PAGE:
New Anti-Pollution Skincare Brand OSCO Addresses The Effects Of Dirty Air With Clean Products
Dense urban environments are great for shopping, eating, sightseeing and socializing, but they’re not always the best for skin. New Hong Kong-based brand OSCO is designed to tackle the external downsides of city life to allow people to more thoroughly enjoy the upsides of it.
“Pollution and UV radiation in Hong Kong are very severe, which can lead to free radicals developing,” says founder Coyran Cheung. “We formulated our serum with a high content of skin-replenishing antioxidants, so skin can fight against [free radicals] and to neutralize a chain reaction before the cells react to it.”
Cheung, a registered nurse who trained in organic skincare formulation at Formula Botanica, began testing the ingredients that would eventually go into OSCO’s first product, Pollution Defense Serum, two years ago. Launched last month, the all-natural $89 facial oil contains 80% organic ingredients, and two stars of its 12-ingredient mix are prickly pear seed oil and watermelon seed oil. The facial oil’s blend is intended to repair and rebuild the skin’s barrier function without clogging pores.
“OSCO exists to raise your health consciousness, address your skin concerns and bring you back to nature by bringing you healthy lifestyle products,” says Cheung. “We believe beauty should be simple, pure and clean, especially in a polluted environment.”
“Pollution and UV radiation in Hong Kong are very severe, which can lead to free radicals developing. We formulated our serum with a high content of skin-replenishing antioxidants, so skin can fight against [free radicals] and to neutralize a chain reaction before the cells react to it.”
An acronym for organic skincare originality, the brand name OSCO also fuses Coyran’s first name with first name of her husband, Oscar. Oscar encouraged Cheung to pursue her entrepreneurial aspirations. After working in a hospital for nine years, she quit nursing to focus on OSCO full-time.
“It was very stressful, and I felt depressed because of the job’s nature. I know being a nurse can help others, but I decided to create OSCO so I could help people in another way, through their skin,” says Cheung. Not merely supportive from the sidelines, Oscar was involved in OSCO’s formation, particularly as the branding was being finalized. Cheung says he was a good sounding board for her ideas and supplied his own. She comments, “He would give me suggestions when I was trying to decide which logo to choose.”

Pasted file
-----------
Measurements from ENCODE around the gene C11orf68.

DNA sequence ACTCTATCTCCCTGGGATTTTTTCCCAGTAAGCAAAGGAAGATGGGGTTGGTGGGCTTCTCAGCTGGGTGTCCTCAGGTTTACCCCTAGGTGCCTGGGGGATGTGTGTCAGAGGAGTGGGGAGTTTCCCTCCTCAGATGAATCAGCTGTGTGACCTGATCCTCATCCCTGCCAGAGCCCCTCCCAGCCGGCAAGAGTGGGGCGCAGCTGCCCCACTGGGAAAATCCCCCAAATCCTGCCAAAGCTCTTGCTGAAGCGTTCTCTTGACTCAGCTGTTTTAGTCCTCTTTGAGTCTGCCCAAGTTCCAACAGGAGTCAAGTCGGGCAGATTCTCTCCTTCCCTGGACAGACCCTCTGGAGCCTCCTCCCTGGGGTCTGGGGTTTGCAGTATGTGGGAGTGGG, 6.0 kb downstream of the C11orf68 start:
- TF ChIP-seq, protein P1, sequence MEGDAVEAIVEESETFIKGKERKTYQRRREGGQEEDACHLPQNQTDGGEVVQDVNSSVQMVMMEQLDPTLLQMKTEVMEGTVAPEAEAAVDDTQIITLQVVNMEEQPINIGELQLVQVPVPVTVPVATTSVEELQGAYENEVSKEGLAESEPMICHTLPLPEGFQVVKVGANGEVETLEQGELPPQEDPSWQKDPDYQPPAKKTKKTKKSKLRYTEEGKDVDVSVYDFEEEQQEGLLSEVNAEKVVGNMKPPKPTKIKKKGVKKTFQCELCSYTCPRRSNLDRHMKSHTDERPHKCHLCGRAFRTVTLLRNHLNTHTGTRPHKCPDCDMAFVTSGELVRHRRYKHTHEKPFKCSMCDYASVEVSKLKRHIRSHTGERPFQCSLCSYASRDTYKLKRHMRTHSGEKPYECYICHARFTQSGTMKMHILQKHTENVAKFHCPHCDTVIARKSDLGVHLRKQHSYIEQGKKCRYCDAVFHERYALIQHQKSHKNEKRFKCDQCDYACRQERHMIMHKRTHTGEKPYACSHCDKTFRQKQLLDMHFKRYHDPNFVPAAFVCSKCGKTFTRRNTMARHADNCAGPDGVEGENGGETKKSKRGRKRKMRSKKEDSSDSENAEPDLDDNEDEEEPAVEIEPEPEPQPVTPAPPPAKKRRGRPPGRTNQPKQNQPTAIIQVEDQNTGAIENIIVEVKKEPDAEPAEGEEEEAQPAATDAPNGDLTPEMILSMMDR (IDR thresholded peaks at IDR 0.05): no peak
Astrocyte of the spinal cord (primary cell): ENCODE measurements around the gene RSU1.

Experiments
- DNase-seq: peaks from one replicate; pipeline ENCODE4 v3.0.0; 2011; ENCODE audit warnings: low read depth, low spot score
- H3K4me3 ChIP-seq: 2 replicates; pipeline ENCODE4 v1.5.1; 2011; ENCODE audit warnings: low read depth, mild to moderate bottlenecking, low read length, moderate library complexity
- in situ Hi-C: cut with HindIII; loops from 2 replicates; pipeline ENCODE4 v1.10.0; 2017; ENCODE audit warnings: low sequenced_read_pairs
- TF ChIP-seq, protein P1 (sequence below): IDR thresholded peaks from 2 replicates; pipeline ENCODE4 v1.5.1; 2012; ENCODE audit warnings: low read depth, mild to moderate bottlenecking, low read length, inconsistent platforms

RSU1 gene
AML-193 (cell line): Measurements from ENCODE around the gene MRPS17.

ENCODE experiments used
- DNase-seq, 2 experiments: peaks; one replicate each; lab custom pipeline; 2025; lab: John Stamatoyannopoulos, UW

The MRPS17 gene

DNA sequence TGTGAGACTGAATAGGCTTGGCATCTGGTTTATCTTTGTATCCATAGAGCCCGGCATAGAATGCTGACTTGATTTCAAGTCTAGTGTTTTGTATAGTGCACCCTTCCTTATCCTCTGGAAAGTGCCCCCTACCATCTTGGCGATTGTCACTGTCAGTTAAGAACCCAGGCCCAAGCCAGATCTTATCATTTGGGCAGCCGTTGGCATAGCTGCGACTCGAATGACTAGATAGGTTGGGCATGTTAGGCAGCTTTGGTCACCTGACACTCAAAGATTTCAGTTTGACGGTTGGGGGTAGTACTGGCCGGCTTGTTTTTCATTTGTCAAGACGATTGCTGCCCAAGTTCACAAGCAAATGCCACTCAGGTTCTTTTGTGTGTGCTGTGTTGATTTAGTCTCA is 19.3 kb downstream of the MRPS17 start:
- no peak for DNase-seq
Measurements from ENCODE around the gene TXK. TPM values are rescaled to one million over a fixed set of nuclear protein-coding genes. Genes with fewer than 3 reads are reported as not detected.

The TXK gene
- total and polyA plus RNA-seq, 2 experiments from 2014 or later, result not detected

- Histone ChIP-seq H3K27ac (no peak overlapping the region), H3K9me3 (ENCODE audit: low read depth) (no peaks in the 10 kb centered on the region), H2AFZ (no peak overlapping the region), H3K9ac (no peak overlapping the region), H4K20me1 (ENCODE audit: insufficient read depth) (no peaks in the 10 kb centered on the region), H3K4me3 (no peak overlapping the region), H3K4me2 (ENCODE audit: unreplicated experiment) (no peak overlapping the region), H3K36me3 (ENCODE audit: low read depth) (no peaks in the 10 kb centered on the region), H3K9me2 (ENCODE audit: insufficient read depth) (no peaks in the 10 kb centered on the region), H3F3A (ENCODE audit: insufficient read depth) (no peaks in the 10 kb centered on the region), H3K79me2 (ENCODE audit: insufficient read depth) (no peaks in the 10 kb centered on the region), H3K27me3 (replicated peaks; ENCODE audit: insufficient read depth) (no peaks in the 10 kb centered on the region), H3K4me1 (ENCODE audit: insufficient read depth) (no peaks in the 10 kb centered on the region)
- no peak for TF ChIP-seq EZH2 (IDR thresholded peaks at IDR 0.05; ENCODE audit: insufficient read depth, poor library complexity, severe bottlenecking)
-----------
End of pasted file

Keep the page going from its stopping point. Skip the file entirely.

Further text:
OSCO is marketed as an accessible luxury brand geared to women primarily between 28- and 36-years-old. Cheung imagines its target demographic as busy professionals living in large metropolises like Hong Kong, New York and Beijing. While synthetic chemicals may fill the air around them, they’d rather not slather them on their faces.
“OSCO exists to raise your health consciousness, address your skin concerns and bring you back to nature by bringing you healthy lifestyle products. We believe beauty should be simple, pure and clean, especially in a polluted environment.”
Cheung envisions OSCO selling in various countries around the world, including the United States, United Kingdom and Australia, although she understands it will be difficult to break into crowded markets for clean beauty. “It’s a challenge I want to overcome,” she asserts confidently. In the U.S., goal retail and e-tail outlets for OSCO are Beauty Heroes and Aurora Beauty. Back home in Hong Kong, Just Green and MimingMart are dream retailers.
Early on, Cheung has a modest objective for OSCO to sell at least 50 bottles of its serum by December. Quantities are limited by production capacity. Cheung is hand-making the serum at the moment. Packaged with the earth in mind, the product is housed in a recyclable glass bottle and paper carton, and uses a dropper lid constructed out of sustainable bamboo.
To stoke sales and awareness, OSCO is attempting to grow its social media following through giveaways. It will start Facebook advertising by the end of the year. Additionally, Cheung is interested in collaborating with health and environmental publications and organizations on guest blogs, events and promotions to educate the public about the impacts of pollution.
On the product front, Cheung is currently in the process of perfecting a mist and mask that, like the serum, will be formulated to shield the skin from the effects of pollution. The products are scheduled for release next year. Beyond the products, Cheung hopes to open a physical store in Hong Kong someday.
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